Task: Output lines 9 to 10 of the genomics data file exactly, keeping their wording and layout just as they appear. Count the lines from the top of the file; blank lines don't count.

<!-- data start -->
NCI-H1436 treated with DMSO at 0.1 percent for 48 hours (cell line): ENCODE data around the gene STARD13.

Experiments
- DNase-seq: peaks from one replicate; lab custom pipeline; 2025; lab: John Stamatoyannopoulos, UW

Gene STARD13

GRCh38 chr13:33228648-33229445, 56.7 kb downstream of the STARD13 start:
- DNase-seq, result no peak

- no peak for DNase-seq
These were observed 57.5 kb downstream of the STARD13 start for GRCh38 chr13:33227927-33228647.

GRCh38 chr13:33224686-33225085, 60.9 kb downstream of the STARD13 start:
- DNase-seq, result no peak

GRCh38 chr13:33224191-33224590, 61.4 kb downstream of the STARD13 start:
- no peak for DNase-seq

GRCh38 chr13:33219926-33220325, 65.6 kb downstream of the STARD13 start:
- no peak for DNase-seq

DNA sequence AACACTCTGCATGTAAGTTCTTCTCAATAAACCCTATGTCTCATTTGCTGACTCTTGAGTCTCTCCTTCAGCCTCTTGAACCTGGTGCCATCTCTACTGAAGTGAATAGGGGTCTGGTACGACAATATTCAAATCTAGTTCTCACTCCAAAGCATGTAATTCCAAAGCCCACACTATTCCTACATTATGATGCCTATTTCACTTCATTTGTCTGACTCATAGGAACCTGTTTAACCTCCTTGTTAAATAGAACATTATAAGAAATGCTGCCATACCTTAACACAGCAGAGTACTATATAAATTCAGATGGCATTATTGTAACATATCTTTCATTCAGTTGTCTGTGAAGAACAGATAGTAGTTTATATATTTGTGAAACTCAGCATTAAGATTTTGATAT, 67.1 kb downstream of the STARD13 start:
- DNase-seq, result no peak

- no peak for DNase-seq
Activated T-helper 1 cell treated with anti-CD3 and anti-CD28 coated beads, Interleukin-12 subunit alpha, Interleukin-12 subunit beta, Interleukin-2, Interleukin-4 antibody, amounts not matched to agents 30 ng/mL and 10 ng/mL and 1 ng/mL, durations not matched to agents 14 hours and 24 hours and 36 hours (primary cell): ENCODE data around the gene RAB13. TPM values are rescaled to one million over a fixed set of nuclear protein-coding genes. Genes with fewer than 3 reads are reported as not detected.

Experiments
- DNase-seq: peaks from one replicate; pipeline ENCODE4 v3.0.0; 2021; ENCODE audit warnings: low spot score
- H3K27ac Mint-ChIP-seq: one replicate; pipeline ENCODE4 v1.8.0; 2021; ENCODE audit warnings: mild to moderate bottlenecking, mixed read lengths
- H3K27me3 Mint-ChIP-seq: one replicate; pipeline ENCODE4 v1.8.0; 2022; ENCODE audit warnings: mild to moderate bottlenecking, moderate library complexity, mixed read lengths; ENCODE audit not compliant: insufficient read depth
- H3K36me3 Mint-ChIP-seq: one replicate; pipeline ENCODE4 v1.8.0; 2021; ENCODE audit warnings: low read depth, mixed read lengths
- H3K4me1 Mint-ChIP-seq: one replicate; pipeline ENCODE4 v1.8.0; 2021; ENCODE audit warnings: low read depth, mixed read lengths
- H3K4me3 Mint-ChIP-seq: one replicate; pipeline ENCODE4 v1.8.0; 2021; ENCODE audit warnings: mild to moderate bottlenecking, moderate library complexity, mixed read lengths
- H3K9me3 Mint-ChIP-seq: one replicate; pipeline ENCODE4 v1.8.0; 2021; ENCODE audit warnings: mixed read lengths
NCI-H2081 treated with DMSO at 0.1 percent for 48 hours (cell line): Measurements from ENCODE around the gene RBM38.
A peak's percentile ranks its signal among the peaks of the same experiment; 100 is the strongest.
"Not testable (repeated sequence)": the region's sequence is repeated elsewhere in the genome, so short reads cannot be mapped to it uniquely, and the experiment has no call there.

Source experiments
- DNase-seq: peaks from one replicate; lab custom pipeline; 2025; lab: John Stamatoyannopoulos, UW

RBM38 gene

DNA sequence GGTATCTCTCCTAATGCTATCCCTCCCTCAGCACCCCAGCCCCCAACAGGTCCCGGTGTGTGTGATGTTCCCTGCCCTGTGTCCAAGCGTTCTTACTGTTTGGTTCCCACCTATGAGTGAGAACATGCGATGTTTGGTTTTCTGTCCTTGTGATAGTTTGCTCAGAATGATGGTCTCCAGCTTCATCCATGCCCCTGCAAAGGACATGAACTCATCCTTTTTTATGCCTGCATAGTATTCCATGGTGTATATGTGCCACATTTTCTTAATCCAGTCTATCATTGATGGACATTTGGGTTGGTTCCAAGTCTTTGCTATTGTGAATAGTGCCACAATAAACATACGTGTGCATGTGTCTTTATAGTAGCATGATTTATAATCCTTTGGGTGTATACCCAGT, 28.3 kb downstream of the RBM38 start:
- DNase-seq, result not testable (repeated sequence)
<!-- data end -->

GRCh38 chr13:33224686-33225085, 60.9 kb downstream of the STARD13 start:
- DNase-seq, result no peak